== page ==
My fingers hover over send.  This is the last real creative interaction I’ll have with my second novel.  The next time I see it, it will be in the form of galley pages, ready to go to print.

I think one of the few entries here is about saying goodbye to Laughing Down the Moon before zipping its little jacket up to its chin, kissing its papery check, and waving a tear-dampened hanky at it as it boards the bus. Do I have issues with completing projects?  One look around our home says yes I do.

This novel, formerly known as … is now going by the title, Tilt-A-Whirl because its old title gave away the entire plot.  Don’t go looking it up unless you want a spoiler. If you already know its old title, wipe it from your mind.  We never had that conversation; you never saw it on Amazon, Barnes and Noble, or Bella Books. What an interesting experience it has been to rename it.  I’ve known the story and its characters for years, since 2010. That’s like living with a sweet, responsive dog for over three years and calling her…uhm, let’s call her Banjo.  So for years, she’s answered to Banjo.  When you think of her, you think of her as Banjo.

Then, one day you take her to the vet, and the vet says, “Wow.  Banjo, you say?  Her name doesn’t really work.  It gives her no privacy, so you must change it in the next week or so.”  And you’re standing at the counter, Visa in hand, jaw on the mostly sterile floor, going, “Huh?” And so for the next week, you wander around in a daze, speaking (out loud, unfortunately) as you try out new title after new title.  “Leapfrogs,”  “Leapling,” “Chasing Down the Tilt-A-Whirl—no, people will think it’s a sequel to Laughing Down the Moon,” “Bodoquito—no, English speakers will avoid it and Spanish speakers will be let down.”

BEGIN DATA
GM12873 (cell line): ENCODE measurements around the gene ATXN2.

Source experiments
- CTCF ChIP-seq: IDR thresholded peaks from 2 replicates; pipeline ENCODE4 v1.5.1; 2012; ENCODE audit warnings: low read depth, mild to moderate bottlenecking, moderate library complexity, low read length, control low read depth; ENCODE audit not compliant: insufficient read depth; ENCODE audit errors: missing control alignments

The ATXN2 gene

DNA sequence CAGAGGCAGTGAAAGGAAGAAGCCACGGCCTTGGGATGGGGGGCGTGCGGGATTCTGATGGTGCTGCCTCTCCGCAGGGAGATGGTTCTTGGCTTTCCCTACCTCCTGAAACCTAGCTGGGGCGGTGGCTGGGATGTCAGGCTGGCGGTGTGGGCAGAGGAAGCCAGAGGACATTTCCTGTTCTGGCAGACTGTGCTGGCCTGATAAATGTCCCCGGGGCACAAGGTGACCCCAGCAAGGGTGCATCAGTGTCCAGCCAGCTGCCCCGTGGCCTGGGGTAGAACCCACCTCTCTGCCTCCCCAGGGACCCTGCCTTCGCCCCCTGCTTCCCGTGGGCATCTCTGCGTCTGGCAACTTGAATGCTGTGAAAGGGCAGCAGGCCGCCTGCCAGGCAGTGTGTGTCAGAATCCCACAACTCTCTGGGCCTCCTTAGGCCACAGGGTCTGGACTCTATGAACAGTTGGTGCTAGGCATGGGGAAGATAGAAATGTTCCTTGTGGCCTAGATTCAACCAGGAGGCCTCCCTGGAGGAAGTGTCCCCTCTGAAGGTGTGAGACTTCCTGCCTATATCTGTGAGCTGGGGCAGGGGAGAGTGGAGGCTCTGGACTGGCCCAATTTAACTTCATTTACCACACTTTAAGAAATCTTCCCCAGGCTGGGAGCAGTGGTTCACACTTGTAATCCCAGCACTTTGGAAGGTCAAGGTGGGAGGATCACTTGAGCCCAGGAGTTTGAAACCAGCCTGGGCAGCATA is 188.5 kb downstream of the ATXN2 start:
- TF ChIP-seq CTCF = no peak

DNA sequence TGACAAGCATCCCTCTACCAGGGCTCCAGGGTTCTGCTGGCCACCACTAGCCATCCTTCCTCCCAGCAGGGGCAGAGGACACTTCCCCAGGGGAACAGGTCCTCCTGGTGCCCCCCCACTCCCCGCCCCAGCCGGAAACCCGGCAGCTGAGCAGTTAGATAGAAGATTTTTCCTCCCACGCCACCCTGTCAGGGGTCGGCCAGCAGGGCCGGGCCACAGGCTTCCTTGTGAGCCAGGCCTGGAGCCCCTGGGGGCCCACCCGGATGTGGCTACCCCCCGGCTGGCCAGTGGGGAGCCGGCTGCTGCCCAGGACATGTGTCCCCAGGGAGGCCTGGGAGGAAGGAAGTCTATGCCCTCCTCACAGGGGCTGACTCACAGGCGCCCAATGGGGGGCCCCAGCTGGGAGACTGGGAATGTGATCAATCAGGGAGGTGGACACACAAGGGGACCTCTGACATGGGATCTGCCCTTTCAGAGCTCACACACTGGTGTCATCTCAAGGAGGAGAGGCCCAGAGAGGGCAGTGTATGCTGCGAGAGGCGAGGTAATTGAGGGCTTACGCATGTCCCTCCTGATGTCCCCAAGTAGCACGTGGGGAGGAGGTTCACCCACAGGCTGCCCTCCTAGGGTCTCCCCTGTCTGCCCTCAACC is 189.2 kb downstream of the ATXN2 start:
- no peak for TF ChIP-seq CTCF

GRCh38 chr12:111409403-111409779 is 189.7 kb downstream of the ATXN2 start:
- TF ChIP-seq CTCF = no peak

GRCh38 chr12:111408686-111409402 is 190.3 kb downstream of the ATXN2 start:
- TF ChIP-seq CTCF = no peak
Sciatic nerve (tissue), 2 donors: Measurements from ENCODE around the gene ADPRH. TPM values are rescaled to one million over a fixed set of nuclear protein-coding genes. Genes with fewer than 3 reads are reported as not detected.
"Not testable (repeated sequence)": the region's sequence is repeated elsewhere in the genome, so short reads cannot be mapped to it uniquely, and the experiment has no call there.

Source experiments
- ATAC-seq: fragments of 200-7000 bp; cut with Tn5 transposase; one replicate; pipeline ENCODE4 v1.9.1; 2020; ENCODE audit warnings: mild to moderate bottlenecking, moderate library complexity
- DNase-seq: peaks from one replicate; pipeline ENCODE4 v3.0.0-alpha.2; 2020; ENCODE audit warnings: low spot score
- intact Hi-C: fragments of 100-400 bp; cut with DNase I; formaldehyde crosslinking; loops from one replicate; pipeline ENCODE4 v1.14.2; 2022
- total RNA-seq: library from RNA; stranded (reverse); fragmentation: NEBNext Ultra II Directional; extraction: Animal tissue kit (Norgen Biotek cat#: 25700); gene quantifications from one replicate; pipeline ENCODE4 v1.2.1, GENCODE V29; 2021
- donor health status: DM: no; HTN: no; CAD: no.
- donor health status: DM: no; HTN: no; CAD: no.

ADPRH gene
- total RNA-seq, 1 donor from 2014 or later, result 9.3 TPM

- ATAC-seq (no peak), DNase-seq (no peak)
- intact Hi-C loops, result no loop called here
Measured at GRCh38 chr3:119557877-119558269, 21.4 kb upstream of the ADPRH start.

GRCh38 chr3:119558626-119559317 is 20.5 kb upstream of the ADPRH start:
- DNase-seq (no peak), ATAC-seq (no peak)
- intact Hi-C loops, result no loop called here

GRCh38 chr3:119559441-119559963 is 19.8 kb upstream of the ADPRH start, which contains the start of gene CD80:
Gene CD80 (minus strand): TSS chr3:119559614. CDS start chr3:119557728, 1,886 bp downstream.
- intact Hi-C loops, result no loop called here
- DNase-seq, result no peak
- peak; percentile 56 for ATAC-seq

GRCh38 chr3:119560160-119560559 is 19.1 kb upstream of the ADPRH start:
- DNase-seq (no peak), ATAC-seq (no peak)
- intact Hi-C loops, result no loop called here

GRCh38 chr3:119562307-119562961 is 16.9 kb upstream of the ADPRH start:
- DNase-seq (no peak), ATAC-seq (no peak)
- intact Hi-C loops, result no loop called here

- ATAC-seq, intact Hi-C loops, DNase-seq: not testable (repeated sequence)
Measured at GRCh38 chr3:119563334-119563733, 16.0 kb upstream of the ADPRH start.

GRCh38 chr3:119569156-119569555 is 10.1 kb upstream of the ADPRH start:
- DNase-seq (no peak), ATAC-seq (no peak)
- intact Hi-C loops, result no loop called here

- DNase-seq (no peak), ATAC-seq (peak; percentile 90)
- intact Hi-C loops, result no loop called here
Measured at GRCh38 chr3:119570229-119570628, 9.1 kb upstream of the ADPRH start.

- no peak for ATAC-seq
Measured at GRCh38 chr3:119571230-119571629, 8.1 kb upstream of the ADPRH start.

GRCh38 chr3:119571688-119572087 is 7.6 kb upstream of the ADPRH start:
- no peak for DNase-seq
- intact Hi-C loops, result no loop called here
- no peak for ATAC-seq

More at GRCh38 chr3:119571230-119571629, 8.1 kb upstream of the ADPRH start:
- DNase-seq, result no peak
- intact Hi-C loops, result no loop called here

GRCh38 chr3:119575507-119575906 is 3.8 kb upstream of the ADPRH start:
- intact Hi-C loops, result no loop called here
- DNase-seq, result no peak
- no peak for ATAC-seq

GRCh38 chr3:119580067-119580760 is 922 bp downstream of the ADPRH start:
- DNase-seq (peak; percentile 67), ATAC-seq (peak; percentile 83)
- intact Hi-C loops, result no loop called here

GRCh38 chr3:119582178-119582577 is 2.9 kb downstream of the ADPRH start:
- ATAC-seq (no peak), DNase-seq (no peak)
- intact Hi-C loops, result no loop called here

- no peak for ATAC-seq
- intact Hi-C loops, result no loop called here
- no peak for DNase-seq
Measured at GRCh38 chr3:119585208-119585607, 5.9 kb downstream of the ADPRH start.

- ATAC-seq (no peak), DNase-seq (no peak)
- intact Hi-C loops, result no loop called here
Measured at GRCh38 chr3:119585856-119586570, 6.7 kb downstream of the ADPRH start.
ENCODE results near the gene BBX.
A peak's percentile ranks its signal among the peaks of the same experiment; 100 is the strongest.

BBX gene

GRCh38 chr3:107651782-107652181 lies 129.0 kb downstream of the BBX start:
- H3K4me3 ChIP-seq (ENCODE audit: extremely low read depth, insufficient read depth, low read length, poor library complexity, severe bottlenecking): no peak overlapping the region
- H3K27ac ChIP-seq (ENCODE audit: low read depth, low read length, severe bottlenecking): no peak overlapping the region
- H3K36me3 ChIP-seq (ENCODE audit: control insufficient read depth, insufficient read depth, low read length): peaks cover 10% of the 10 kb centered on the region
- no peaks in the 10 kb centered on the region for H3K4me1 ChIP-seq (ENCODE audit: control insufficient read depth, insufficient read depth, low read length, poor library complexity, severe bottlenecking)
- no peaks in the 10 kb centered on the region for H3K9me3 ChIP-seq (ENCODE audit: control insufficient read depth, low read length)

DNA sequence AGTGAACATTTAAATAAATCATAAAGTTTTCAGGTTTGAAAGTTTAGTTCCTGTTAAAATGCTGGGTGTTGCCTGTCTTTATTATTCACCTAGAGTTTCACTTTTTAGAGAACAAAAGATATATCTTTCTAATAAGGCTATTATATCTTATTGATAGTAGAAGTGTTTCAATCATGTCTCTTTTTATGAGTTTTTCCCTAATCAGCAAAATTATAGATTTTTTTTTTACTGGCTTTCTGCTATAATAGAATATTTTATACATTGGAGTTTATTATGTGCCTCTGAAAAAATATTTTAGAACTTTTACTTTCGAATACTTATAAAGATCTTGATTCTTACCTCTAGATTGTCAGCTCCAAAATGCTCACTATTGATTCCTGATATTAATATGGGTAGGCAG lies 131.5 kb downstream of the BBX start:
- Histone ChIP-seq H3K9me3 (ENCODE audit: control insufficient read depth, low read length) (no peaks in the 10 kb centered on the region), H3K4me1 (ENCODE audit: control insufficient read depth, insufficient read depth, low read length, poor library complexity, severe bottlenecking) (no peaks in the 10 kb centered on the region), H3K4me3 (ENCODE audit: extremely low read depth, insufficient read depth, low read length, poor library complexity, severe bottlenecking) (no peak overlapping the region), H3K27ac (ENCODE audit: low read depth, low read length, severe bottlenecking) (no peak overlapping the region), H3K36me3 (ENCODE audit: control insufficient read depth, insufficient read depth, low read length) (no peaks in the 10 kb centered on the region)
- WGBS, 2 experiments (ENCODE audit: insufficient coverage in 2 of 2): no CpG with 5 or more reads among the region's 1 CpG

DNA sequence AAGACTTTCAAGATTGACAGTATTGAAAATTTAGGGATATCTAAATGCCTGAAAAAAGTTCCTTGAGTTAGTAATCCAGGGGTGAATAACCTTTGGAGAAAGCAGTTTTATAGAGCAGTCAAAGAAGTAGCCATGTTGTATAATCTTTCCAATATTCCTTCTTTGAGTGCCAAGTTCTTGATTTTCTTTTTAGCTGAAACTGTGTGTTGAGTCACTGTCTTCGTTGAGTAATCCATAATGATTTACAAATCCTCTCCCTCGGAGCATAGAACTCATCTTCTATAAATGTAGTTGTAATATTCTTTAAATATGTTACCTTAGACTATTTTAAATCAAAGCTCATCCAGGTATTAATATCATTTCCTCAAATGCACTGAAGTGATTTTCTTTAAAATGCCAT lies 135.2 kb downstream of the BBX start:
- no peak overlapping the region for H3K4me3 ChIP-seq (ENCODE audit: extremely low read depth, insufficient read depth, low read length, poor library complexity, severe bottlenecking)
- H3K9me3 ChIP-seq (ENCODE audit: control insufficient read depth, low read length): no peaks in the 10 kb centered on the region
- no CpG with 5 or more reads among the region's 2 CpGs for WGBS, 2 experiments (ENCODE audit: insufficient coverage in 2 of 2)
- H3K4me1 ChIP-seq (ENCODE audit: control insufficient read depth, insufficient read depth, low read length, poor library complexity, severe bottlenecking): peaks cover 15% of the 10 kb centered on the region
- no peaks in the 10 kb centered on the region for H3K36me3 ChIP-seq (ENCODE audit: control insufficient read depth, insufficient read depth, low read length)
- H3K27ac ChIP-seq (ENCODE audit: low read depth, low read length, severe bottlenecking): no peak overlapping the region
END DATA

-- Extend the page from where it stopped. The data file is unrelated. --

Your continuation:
Well, what then?  The name I really wanted, Tilt-A-Whirl, was already used in 2006 by another writer.  Wouldn’t having another dog in the neighborhood with the same name be confusing?  I consult the vet.  No. Happens all the time.  Look up the name Rover (she actually told me to look up the title Indiscretion.) 629 hits. Okay. Tilt-A-Whirl it is.  And it’s nice that it’s a shout-out to Minnesota, too. I wonder if Herbert Sellner ever thought his ride’s name would be the title of a lesfic novel? Chances are, no. Here’s this from Wikipedia:

Herbert Sellner, a woodworker and maker of water slides, invented the Tilt-A-Whirl in 1926, at his Faribault, Minnesota, home. Over the next year, the first 14 Tilt-A-Whirls were built in Herbert’s basement and yard. In 1927, Sellner Manufacturing opened its factory in Faribault, and the ride debuted that year at the Minnesota State Fair.

Family legend states that Herbert experimented with a chair placed on the kitchen table. Herbert’s son Art sat in the chair, and Herbert rocked the table back and forth.

The earliest Tilt-A-Whirls were constructed of wood, powered by a gas motor, and featured nine cars. Today, the ride is constructed of steel, aluminum and fiberglass, is powered by seven small electric motors, and features seven cars.  http://en.wikipedia.org/wiki/Tilt-A-Whirl

So, good then. Come, Tilt-A-Whirl. Sit, Tilt-A-Whirl. Good girl.  It works for me. Let’s try this one: Go get printed, Tilt-A-Whirl, go to Productions… Good Girl.

I hit send.